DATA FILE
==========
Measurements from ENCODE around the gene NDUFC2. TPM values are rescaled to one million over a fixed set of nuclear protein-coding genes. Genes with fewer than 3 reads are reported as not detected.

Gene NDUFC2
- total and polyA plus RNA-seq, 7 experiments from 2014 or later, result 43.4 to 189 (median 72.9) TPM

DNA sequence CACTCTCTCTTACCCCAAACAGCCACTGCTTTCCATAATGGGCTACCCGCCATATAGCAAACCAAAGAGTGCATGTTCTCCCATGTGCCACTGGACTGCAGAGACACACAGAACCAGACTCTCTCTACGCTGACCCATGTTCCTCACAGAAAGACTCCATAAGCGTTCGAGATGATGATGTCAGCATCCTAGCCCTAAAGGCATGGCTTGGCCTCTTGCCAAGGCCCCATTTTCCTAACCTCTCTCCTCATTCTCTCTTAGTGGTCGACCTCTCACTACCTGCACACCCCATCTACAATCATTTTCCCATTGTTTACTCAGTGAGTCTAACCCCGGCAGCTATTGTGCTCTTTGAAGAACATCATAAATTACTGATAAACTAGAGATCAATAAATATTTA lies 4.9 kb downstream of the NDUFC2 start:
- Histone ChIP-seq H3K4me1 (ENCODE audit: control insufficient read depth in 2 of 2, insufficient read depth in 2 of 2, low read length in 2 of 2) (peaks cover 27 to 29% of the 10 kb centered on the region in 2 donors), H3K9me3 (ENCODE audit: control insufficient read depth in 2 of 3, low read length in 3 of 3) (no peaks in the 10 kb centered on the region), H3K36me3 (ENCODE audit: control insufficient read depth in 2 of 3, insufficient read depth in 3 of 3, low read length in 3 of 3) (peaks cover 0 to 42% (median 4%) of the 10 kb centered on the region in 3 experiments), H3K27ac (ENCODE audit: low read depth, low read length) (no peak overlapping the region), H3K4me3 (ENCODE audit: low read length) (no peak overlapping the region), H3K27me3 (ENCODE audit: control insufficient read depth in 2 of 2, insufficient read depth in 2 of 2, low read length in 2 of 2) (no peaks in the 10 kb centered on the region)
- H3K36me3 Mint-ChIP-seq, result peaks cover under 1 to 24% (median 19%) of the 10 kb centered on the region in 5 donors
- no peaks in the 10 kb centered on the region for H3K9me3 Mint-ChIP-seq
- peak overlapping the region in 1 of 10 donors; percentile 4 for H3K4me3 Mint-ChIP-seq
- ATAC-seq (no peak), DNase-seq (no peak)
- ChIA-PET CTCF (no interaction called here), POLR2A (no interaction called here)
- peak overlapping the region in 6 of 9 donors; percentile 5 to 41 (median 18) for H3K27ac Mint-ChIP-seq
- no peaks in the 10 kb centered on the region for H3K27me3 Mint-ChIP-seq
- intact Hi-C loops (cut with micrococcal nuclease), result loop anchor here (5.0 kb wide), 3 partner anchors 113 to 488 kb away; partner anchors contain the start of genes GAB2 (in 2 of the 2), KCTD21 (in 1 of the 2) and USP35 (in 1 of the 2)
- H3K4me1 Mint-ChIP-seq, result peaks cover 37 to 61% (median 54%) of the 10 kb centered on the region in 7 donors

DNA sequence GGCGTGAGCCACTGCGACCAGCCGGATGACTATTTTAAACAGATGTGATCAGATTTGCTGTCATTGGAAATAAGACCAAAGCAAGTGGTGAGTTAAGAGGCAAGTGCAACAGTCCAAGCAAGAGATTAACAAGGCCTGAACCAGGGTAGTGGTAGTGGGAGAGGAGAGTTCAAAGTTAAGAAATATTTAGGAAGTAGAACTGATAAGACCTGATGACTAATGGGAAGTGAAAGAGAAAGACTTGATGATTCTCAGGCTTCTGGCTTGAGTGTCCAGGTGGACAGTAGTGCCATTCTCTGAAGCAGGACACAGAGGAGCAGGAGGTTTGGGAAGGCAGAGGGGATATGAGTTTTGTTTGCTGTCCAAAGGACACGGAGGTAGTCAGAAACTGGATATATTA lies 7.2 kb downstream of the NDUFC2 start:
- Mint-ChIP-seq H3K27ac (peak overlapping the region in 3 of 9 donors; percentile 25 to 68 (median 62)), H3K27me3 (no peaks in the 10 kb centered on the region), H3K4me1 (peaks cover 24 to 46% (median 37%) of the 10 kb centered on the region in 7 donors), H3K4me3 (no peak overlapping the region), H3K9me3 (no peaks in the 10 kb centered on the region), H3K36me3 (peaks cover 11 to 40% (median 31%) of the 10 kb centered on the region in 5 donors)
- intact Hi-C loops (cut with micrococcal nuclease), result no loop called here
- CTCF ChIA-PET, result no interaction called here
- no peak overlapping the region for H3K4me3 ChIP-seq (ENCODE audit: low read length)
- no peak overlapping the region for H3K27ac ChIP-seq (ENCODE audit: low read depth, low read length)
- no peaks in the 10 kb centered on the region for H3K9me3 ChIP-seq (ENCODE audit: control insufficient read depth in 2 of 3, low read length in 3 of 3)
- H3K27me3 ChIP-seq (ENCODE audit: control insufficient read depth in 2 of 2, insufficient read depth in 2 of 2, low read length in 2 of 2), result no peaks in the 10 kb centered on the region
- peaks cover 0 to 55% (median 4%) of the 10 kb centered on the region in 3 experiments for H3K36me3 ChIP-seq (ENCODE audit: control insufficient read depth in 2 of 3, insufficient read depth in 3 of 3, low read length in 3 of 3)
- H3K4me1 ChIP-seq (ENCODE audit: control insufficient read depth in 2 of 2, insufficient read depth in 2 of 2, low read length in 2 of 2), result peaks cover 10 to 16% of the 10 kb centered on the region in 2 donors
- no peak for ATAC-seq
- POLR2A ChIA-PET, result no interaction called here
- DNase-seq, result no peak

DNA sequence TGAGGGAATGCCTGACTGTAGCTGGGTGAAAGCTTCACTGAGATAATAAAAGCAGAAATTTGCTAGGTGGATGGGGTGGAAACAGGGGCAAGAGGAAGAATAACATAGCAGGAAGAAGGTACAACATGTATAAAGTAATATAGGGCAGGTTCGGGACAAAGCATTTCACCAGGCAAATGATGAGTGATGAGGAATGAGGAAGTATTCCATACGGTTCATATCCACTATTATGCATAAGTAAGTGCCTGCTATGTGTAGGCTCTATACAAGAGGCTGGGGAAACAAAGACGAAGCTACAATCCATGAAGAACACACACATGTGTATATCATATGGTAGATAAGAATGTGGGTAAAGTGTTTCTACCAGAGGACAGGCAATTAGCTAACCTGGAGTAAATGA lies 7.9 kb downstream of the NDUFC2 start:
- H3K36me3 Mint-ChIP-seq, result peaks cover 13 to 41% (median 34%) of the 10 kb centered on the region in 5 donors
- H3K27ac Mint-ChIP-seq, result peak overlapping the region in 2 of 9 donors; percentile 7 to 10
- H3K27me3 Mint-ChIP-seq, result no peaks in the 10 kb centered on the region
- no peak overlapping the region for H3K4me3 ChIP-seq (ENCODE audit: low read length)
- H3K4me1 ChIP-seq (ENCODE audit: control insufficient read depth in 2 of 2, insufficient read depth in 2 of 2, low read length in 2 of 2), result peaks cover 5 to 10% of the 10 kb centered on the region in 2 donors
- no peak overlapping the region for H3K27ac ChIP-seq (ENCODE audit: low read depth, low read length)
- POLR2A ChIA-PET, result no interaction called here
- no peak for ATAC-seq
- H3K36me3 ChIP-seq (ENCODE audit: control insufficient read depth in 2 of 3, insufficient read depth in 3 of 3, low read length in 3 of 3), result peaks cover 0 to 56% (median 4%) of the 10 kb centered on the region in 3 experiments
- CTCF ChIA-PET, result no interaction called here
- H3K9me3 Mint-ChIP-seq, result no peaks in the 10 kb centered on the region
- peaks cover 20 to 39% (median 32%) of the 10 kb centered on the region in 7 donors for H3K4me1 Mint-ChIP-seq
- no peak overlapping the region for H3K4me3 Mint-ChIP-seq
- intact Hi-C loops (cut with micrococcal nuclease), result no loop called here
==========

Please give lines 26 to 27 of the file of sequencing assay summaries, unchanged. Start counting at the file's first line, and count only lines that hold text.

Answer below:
- POLR2A ChIA-PET, result no interaction called here
- DNase-seq, result no peak